The first type falls under the category of one-way communication (“Hello there! I have something to tell you!”), while the second uses, and relies on two-way communication to succeed.

The first type usually results in emails that are too long. There can be a number of reasons for this, but typically, senders are trying to get as much information as they can into each message. Result: recipients’ eyes gloss over, or the message gets deleted or ignored.

A number of articles have been written about why your emails are too long (Why your emails are too long — and how to improve, 10 Reasons Your Emails Are Too Long), and they get near, but don’t get the cigar. The real reason is relevance to the recipient’s question. This is the point. If you are employing one-way communication, you don’t have interactivity. Without interactivity, how do you know what the recipient is asking? And if you don’t know the question, how do you know that your message is relevant?

If you are the sender of interactive emails, your messages can be short, and to the point. Result: they are much more likely to be read – and responded to.

People no longer have time for wordy emails – especially when the communication is one-way. Email is not dead, and email campaigns will be around for a long time to come. The success of services like Twitter have shown that messages don’t have to be long to be understood. And this is especially true when interaction provides the context by which we communicate. So be brief!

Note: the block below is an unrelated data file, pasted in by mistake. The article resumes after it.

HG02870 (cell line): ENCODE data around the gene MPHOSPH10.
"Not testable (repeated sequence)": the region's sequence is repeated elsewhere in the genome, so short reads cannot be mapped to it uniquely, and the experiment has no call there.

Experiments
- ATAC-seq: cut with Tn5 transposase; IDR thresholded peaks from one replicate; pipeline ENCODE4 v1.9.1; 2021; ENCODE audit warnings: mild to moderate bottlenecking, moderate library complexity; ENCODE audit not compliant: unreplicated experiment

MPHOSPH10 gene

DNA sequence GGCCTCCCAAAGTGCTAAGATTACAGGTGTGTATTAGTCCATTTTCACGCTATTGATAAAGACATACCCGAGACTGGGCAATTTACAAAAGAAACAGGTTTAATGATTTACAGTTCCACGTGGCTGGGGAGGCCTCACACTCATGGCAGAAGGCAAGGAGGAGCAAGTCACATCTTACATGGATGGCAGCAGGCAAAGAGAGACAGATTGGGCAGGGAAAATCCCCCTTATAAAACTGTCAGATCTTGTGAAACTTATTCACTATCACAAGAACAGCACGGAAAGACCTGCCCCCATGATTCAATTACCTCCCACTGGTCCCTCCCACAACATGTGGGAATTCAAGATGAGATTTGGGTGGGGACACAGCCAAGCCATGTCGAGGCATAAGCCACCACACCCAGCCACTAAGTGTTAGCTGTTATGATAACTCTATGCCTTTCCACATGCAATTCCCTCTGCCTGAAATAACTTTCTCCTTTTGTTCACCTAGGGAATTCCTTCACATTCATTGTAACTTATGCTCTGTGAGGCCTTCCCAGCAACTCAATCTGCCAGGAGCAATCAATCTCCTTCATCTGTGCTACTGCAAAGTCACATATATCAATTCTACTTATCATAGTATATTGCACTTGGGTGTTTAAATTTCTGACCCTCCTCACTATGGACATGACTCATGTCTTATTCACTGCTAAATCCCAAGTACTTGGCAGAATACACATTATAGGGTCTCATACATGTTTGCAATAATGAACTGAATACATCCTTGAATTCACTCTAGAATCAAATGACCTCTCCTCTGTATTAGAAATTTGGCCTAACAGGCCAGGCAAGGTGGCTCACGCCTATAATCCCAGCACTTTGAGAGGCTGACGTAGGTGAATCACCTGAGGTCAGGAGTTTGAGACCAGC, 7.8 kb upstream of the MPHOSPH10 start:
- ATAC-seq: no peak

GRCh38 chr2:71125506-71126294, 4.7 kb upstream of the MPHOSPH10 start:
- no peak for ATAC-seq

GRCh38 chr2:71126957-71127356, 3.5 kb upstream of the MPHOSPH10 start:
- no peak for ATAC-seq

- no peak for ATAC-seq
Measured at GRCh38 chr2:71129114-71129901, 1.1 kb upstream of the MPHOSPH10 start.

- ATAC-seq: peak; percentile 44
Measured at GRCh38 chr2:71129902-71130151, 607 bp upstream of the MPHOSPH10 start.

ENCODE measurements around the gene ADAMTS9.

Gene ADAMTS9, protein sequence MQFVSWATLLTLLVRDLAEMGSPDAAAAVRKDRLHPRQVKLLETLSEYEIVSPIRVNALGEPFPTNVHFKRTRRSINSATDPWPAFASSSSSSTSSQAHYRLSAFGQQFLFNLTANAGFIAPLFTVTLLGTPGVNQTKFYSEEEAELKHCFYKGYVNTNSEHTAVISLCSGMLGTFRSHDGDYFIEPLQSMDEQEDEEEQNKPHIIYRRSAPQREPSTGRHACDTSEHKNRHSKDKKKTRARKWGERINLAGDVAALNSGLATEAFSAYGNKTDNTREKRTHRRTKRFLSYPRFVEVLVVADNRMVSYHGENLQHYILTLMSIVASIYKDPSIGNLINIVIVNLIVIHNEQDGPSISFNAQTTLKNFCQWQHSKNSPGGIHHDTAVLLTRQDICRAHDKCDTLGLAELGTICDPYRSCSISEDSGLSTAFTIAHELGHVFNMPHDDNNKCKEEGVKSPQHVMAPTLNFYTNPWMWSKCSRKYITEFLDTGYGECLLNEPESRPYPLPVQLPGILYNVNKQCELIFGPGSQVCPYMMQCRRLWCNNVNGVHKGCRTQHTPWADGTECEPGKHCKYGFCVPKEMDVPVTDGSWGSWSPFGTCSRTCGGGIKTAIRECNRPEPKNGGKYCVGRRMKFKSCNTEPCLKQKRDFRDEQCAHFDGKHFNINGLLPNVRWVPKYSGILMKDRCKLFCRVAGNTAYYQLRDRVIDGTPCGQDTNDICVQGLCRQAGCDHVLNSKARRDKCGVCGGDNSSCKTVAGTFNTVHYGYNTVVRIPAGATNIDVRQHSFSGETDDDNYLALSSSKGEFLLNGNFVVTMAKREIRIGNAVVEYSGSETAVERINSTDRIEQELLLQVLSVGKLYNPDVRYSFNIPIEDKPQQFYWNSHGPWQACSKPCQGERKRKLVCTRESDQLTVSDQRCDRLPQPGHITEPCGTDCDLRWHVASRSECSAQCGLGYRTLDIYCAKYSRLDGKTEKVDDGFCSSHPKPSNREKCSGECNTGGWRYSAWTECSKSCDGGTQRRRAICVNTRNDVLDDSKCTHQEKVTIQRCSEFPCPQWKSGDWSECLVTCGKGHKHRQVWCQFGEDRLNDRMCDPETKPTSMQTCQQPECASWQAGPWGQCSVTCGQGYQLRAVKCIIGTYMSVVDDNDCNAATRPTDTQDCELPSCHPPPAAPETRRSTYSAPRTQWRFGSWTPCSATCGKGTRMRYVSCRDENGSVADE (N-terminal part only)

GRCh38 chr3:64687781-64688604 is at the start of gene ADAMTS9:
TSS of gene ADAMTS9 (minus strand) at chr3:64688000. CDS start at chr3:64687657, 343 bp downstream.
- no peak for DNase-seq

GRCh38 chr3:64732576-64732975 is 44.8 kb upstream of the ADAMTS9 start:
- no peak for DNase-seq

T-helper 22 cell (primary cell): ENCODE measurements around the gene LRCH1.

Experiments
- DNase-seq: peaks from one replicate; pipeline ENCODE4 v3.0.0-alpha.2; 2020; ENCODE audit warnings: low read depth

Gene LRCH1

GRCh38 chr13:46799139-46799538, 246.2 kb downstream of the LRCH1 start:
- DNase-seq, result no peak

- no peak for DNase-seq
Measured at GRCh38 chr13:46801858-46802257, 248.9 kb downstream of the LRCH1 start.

As Baltasar Gracian (Spanish Philosopher) said: “Good things, when short, are twice as good.”

BizConnector employs two features which enable relevant interactivity in drip marketing campaigns:

  • It is based on rules, which only fire when their conditions are satisfied. Rule conditions are allied with relevance.
  • The Instant Feedback feature updates records in real-time when recipients respond to questions in the body of emails.

Isn’t it time you made your campaigns interactive?

 

Your First Marketing Automation Project – Learn From Other People’s Mistakes

Your first marketing automation project can be overwhelming – where do you start?

One way to look at this is to learn from other people’s mistakes. Knowing what not to do can often give you the insights you need to start off ‘on the right foot’, and the confidence to spend time and effort on the important things, and avoid the pitfalls. Basically, you get the benefit of someone else’s experience without having to make those same mistakes yourself – and waste time and money doing so.

The aim here is not to look down on others for their failures, but instead to applaud them for their courage in writing about them and giving us the opportunity to learn from them. The main points in the post were inspired by an article about a failed project [Marketing Automation – A Failure] – our thanks to the author who gave permission for this post.

Six ‘failure statements’ summarize the article – they are presented here.

1: “Our objectives for using a marketing automation product weren’t clear, and weren’t fully thought-through